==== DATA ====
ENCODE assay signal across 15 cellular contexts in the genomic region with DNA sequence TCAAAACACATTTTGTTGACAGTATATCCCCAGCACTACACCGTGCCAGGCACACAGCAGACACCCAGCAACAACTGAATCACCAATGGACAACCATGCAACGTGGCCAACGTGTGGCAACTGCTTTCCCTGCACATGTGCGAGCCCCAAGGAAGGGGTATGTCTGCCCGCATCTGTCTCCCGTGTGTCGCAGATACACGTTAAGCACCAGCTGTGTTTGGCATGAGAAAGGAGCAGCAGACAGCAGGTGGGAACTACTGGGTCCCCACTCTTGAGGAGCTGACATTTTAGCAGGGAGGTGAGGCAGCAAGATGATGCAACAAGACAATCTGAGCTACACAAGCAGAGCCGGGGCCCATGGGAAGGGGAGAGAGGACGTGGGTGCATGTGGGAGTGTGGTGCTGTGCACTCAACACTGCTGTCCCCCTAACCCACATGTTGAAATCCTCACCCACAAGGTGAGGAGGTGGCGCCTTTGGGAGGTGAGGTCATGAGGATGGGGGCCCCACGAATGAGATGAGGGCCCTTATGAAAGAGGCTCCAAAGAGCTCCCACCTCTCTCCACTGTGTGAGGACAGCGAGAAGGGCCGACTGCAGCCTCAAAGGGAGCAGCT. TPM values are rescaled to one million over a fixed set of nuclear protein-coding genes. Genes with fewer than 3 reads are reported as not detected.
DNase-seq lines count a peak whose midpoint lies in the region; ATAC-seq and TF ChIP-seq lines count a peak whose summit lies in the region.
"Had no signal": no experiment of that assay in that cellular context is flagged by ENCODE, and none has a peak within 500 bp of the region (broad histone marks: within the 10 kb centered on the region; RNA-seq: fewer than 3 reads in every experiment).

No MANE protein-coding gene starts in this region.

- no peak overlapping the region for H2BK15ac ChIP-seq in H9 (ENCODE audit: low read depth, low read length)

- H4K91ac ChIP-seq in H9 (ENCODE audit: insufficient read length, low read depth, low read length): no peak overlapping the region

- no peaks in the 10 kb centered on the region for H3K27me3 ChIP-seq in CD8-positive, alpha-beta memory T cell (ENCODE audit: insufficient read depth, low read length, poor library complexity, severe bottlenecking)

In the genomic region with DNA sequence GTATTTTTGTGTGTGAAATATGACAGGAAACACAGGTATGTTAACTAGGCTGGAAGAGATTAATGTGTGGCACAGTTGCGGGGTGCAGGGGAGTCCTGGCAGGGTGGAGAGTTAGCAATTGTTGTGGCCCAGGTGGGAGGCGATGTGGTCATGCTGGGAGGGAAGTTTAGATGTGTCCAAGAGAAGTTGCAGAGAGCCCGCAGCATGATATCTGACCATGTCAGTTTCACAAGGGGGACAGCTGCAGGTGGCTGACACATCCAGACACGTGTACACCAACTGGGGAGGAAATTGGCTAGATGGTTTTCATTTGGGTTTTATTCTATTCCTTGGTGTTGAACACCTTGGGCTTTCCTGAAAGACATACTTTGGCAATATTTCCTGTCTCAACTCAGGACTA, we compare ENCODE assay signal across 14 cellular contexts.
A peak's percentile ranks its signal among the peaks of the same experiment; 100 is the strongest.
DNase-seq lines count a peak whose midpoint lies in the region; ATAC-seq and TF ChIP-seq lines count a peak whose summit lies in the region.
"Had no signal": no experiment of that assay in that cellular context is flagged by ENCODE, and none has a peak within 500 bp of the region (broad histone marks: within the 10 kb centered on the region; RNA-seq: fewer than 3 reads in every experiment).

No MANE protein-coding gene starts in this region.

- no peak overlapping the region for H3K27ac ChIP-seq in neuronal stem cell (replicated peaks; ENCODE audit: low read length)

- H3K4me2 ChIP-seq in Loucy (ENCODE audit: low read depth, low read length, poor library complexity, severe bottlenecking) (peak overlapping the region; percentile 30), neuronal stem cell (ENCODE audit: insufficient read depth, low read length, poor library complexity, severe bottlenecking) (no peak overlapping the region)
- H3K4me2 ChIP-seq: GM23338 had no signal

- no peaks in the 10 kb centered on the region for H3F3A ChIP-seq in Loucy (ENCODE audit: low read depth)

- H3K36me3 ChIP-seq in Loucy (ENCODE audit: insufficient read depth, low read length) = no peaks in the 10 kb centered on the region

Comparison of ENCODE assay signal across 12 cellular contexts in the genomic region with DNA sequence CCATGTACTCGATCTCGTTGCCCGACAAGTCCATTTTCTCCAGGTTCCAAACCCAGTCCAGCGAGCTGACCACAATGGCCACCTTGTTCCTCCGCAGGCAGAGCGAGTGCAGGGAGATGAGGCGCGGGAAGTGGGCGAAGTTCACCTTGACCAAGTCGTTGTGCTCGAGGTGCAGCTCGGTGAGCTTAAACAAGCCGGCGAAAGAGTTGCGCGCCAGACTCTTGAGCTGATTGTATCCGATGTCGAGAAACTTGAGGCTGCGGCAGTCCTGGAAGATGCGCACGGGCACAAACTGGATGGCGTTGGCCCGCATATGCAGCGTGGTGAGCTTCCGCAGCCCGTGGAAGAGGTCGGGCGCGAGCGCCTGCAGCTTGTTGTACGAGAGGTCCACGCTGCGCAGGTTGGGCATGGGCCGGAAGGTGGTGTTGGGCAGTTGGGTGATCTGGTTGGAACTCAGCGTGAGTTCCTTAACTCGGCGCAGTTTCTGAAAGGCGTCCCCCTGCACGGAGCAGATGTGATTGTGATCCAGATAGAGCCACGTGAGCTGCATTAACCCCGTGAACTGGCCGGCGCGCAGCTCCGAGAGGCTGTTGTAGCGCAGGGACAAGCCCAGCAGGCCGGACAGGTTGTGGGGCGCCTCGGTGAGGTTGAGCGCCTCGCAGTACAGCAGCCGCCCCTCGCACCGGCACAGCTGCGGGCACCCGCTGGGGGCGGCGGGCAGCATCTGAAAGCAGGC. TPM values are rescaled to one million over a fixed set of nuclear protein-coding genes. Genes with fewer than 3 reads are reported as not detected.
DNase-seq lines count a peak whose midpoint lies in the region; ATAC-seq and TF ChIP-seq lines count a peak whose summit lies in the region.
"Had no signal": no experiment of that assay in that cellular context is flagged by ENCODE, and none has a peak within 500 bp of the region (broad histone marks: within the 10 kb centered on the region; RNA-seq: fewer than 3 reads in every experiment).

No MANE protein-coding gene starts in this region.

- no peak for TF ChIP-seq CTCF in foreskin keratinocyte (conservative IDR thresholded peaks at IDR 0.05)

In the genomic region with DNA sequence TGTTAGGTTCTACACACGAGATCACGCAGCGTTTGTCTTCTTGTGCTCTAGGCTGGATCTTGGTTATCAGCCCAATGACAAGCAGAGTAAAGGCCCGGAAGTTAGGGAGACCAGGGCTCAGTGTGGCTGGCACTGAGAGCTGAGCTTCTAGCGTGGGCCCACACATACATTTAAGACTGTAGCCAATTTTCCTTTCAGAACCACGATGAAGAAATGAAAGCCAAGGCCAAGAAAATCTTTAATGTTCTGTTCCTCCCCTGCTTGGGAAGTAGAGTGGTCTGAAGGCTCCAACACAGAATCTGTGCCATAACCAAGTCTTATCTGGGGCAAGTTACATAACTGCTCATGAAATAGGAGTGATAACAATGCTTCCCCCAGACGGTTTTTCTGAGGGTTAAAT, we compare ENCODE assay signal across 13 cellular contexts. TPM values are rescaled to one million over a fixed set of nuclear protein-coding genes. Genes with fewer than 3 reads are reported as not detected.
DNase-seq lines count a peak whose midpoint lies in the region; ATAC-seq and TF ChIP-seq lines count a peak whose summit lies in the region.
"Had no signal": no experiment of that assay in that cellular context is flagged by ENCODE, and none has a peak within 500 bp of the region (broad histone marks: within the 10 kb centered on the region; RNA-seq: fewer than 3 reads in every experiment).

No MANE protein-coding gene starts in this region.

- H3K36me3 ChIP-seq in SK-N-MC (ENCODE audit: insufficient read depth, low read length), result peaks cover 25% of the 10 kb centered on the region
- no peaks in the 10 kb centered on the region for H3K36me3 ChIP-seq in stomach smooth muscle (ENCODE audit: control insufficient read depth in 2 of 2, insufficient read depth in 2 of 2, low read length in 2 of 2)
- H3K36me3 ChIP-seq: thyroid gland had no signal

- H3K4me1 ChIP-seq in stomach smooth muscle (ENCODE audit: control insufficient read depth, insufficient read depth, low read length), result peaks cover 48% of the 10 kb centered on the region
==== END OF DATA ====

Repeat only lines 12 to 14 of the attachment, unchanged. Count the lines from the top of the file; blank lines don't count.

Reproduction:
No MANE protein-coding gene starts in this region.

- no peak overlapping the region for H3K27ac ChIP-seq in neuronal stem cell (replicated peaks; ENCODE audit: low read length)

- H3K4me2 ChIP-seq in Loucy (ENCODE audit: low read depth, low read length, poor library complexity, severe bottlenecking) (peak overlapping the region; percentile 30), neuronal stem cell (ENCODE audit: insufficient read depth, low read length, poor library complexity, severe bottlenecking) (no peak overlapping the region)